But there’s at least one night a year, it seems, when I can count on all of Paris to keep me company. On Saturday October 5, the entire city was buzzing for its annual Nuit Blanche: a ‘white night’ or all-nighter in which galleries, museums and concert halls stay open round the clock to present special one-night-only events — the stuff of dreams and the stuff of nightmares.
Rather than barhopping or traipsing from one vapid club to the next (the Saturday-night ritual of the masses), you go culture-hopping, with hundreds of venues to explore from the Canel Saint-Martin to grungy Belleville and Ménilmontant; the labyrinthine streets and courtyards of the Marais to the banks of the Seine. It’s basically a pop-up arts biennale squeezed into Ben Stiller’s Night at the Museum.
A little flexible planning before setting out will hold you in good stead, in case you arrive at a chosen destination and find it too crowded, get disoriented in the billowing fog installation at République, or run into a friend who urges you to check out the giant transparent tunnel full of snakes and centipedes (Carreau du Temple) instead of the robotic surgery (Hôtel de Ville), to take a few examples from this year’s offerings.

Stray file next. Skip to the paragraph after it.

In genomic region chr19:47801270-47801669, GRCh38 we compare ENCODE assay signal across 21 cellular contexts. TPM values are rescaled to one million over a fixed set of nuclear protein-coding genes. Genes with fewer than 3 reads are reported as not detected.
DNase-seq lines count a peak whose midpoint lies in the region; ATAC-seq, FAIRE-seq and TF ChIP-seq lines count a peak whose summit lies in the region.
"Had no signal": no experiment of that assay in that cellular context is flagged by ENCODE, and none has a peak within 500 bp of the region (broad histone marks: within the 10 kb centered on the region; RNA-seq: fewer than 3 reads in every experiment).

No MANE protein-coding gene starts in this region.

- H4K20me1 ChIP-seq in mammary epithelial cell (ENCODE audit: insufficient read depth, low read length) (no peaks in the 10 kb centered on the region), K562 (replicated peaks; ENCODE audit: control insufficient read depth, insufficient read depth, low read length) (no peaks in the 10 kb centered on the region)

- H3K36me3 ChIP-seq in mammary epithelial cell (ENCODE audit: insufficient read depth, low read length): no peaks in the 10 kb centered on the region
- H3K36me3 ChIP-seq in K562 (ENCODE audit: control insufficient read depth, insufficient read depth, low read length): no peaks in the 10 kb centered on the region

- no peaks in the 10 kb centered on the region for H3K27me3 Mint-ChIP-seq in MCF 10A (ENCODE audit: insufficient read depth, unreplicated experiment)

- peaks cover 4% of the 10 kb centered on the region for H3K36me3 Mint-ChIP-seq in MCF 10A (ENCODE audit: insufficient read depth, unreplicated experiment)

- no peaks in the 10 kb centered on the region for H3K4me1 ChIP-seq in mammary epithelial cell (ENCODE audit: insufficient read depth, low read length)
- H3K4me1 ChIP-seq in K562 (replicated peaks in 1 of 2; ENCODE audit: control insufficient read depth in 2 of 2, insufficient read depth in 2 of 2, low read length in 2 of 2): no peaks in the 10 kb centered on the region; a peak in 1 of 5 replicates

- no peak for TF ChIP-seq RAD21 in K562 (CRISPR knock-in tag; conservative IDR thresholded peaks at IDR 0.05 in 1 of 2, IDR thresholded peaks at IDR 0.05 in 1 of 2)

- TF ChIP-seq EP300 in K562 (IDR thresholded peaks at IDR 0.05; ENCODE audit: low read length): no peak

At 7pm all the bells in the four main hubs of activity started clanging to signal the start of a long night. In fact we were already watching one of the main events, and certainly the most expensive to produce: the major Paris premiere of Stockhausen’s Helicopter Quartet. After the excitement at Pont Neuf had died down a bit, we called in at the artists’ studios at 59 Rue Rivoli — already a rather eccentric spot day to day, on this occasion completely run amok with a male bellydancer, black-lipsticked electronic musicians, naked poetry recitation and an androgynous creature painted all white, handing out crushed fortune cookies. (Mine read: ‘Une bonne conscience est un doux oreiller,’ or, a clear conscience is the softest pillow. Is that why I haven’t been sleeping well?)
At Café La Perle, word got out that Scarlett Johansson was skulking around in big dark sunglasses to take in a bit of interpretive dance followed by a bit of candlelit John Cage. By 1am my French companions were yawning; I realised I had the upper hand. They toddled off beddy-byes while I pressed on, towards the sound of raucous brass. This led me to the fountain at Place Stravinsky, where a sousaphonist was peeing against the wall of IRCAM while his bandmates played a Britney Spears arrangement, the crowd practically on top of the musicians. I still haven’t figured out if this was an official Nuit Blanche performance.